Countryside organizations have today welcomed the recommendation that West Sussex County Council should reconsider its position on rights of way in the South Downs National Park. The recommendation was made by the County Council’s environment committee which said they felt the South Downs Society, the Access Forum, parish councils and other county councils should be consulted before a final decision was made.
John Songhurst, Chairman of the South Downs Society, said: ‘We think the County Council’s environment committee has come up with the right recommendation, and we hope Councillor Urquhart will put her decision on hold until there’s been time to consult with relevant groups.
‘One of the most important consultees is the National Park Authority, which will be set up in its shadow form in April. We think seeking the views of the South Downs Joint Committee will also be very helpful to Councillor Urquhart. They have been doing a great job of managing the rights of way in the Sussex part of the Downs for nearly twenty years, and will continue in this role until April 2011.’
Dr Tony Whitbread of the Sussex Wildlife Trust said: ‘Looking after rights of way is part of wider countryside management so it is important to get this right for both landscape and nature conservation. We therefore welcome the environment committee’s recommendation yesterday and are delighted that Council Urquhart is considering wider consultation on the matter.’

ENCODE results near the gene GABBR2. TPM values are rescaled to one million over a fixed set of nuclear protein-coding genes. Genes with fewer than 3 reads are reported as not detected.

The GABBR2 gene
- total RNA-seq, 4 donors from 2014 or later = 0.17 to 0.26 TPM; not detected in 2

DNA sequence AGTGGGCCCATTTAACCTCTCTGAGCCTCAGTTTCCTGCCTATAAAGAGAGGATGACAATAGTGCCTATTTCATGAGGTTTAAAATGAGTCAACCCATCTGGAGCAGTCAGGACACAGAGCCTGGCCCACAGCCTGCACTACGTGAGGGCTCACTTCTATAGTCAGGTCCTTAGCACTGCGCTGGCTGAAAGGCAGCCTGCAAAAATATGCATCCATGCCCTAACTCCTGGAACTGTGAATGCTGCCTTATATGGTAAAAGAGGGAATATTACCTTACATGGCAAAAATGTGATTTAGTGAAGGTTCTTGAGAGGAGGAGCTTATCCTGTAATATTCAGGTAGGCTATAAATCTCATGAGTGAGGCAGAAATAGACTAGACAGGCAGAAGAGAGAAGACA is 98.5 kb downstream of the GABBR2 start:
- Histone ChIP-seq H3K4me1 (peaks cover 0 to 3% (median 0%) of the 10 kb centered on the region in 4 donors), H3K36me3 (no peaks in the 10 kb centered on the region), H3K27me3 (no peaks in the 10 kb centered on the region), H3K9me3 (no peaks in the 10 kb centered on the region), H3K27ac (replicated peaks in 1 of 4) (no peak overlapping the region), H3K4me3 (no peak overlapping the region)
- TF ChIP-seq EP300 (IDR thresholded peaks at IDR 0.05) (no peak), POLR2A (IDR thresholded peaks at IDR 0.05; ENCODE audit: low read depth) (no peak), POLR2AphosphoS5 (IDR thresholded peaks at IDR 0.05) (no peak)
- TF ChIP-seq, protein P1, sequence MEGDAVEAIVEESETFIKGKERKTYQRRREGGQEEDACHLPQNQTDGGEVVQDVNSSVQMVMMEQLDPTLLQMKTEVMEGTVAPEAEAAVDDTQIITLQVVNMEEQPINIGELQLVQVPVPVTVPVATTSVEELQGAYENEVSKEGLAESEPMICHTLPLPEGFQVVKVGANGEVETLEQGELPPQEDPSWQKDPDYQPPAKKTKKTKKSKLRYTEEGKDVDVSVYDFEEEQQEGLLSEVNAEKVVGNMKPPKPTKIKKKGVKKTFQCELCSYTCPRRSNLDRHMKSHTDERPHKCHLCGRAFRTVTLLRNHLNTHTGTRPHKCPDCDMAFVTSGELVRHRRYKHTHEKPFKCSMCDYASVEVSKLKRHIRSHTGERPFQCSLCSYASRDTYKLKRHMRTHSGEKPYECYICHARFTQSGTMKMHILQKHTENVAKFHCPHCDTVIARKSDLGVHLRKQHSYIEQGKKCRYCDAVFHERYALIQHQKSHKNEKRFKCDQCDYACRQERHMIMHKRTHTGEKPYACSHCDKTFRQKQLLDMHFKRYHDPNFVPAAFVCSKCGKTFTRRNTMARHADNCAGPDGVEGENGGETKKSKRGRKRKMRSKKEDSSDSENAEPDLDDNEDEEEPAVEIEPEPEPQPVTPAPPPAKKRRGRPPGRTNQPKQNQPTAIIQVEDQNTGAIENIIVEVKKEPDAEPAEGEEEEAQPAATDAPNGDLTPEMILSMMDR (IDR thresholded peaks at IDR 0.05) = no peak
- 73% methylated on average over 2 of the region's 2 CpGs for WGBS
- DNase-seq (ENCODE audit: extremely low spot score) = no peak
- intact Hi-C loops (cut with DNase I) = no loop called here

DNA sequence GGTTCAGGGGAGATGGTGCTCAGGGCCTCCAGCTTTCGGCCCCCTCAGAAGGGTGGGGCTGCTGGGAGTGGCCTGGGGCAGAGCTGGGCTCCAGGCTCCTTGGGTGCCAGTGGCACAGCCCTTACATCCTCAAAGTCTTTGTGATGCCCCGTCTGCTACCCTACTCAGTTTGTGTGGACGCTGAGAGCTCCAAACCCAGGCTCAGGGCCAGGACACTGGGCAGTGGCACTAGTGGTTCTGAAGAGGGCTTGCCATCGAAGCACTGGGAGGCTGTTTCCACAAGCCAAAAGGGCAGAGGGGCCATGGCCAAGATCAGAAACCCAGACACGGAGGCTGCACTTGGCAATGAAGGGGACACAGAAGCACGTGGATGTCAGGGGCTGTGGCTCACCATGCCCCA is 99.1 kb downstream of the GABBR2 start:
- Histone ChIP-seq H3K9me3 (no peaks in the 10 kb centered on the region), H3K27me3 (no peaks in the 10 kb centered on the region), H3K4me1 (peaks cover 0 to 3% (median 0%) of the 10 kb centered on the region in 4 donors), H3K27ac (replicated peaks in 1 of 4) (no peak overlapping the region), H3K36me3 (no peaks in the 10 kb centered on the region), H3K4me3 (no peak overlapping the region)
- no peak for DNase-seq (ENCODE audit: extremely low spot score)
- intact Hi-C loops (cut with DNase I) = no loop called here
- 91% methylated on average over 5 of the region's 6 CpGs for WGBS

Rodney Chambers, Sussex Chairman of the Campaign to Protect Rural England said ‘Sussex taxpayers could lose out if the County Council jump the gun. It is still very early days in the setting up of the National Park, and consultation with all parties will be crucial to getting the best value for money on the public’s behalf.’
Ruth Chambers of the Campaign for National Parks said: ‘While we think that the National Park is best-placed to look after the paths in the South Downs, we welcome Councillor Urquhart’s statement that if the rights of way were managed by West Sussex, the County Council would work in partnership with the National Park, would agree protocols, and would standardize the way paths were managed across the National Park.’
Kate Ashbrook of the Open Spaces Society said: ‘We welcome Councillor Urquhart’s statement yesterday that if the County Council took back the management of rights of way, that decision wouldn’t be set in stone, and could be reviewed in the future.’
Within the National Park statutory responsibility for the maintenance of public rights of way rests with the highway authorities, including West Sussex County Council. Since 1992, day to day maintenance of the paths has been carried out by the Sussex Downs Conservation Board, and more recently by the South Downs Joint Committee, on behalf of both West and East Sussex County Councils.
West Sussex announced on Christmas Eve that it did not intend to continue this arrangement when the South Downs National Park Authority replaces the Joint Committee. County Councillor Derek Deedman called-in the issue, which was considered by the Environmental Services Select Committee on Tuesday 19 January.